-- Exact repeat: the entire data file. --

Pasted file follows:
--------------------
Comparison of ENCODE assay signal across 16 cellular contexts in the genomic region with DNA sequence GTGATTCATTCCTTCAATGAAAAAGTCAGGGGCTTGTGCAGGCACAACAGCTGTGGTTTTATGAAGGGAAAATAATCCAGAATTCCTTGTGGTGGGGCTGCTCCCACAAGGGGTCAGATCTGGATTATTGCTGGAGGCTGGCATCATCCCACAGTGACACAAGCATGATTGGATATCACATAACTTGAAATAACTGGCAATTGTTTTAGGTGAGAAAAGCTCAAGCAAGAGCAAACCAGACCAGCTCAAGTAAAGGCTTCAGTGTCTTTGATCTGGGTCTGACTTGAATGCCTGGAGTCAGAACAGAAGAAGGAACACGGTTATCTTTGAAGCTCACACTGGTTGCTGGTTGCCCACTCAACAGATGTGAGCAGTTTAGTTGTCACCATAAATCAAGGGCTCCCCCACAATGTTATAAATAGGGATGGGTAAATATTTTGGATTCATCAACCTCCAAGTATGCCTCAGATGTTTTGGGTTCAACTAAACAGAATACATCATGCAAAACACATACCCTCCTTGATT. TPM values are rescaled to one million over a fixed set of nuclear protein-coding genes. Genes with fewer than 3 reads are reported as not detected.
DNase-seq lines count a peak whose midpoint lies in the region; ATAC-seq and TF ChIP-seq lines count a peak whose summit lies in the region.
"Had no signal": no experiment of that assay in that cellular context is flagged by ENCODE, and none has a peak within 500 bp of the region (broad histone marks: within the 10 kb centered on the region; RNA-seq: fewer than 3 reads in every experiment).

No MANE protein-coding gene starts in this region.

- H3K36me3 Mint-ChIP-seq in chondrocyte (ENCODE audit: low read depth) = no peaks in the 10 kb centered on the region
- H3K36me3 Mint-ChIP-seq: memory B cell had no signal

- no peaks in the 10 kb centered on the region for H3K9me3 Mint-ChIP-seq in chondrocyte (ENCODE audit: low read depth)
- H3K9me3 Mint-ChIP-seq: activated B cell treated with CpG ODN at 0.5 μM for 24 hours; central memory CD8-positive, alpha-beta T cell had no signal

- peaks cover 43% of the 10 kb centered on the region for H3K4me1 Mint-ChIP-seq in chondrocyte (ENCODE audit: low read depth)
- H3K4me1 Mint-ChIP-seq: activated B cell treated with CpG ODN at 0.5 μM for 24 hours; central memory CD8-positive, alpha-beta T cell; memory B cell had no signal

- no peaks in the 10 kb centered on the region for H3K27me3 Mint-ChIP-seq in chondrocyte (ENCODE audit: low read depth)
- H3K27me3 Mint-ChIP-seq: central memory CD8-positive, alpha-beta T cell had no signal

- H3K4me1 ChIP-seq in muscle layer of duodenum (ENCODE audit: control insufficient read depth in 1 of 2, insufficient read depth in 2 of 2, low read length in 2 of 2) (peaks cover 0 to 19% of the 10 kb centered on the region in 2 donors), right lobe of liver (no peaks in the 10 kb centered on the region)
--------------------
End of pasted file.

Comparison of ENCODE assay signal across 16 cellular contexts in the genomic region with DNA sequence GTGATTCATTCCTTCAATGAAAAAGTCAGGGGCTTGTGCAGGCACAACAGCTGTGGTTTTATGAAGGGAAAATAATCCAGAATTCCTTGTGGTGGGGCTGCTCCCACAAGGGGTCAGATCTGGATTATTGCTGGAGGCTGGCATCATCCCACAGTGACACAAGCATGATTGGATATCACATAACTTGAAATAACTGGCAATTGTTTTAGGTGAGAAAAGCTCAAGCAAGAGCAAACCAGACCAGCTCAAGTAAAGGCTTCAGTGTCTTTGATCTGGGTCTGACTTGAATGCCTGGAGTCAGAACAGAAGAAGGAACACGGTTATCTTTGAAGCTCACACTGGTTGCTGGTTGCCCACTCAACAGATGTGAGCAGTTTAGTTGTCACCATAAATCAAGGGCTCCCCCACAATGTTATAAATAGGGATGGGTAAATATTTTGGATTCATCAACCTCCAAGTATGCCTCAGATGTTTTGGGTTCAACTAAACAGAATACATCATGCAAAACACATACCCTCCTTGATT. TPM values are rescaled to one million over a fixed set of nuclear protein-coding genes. Genes with fewer than 3 reads are reported as not detected.
DNase-seq lines count a peak whose midpoint lies in the region; ATAC-seq and TF ChIP-seq lines count a peak whose summit lies in the region.
"Had no signal": no experiment of that assay in that cellular context is flagged by ENCODE, and none has a peak within 500 bp of the region (broad histone marks: within the 10 kb centered on the region; RNA-seq: fewer than 3 reads in every experiment).

No MANE protein-coding gene starts in this region.

- H3K36me3 Mint-ChIP-seq in chondrocyte (ENCODE audit: low read depth) = no peaks in the 10 kb centered on the region
- H3K36me3 Mint-ChIP-seq: memory B cell had no signal

- no peaks in the 10 kb centered on the region for H3K9me3 Mint-ChIP-seq in chondrocyte (ENCODE audit: low read depth)
- H3K9me3 Mint-ChIP-seq: activated B cell treated with CpG ODN at 0.5 μM for 24 hours; central memory CD8-positive, alpha-beta T cell had no signal

- peaks cover 43% of the 10 kb centered on the region for H3K4me1 Mint-ChIP-seq in chondrocyte (ENCODE audit: low read depth)
- H3K4me1 Mint-ChIP-seq: activated B cell treated with CpG ODN at 0.5 μM for 24 hours; central memory CD8-positive, alpha-beta T cell; memory B cell had no signal

- no peaks in the 10 kb centered on the region for H3K27me3 Mint-ChIP-seq in chondrocyte (ENCODE audit: low read depth)
- H3K27me3 Mint-ChIP-seq: central memory CD8-positive, alpha-beta T cell had no signal

- H3K4me1 ChIP-seq in muscle layer of duodenum (ENCODE audit: control insufficient read depth in 1 of 2, insufficient read depth in 2 of 2, low read length in 2 of 2) (peaks cover 0 to 19% of the 10 kb centered on the region in 2 donors), right lobe of liver (no peaks in the 10 kb centered on the region)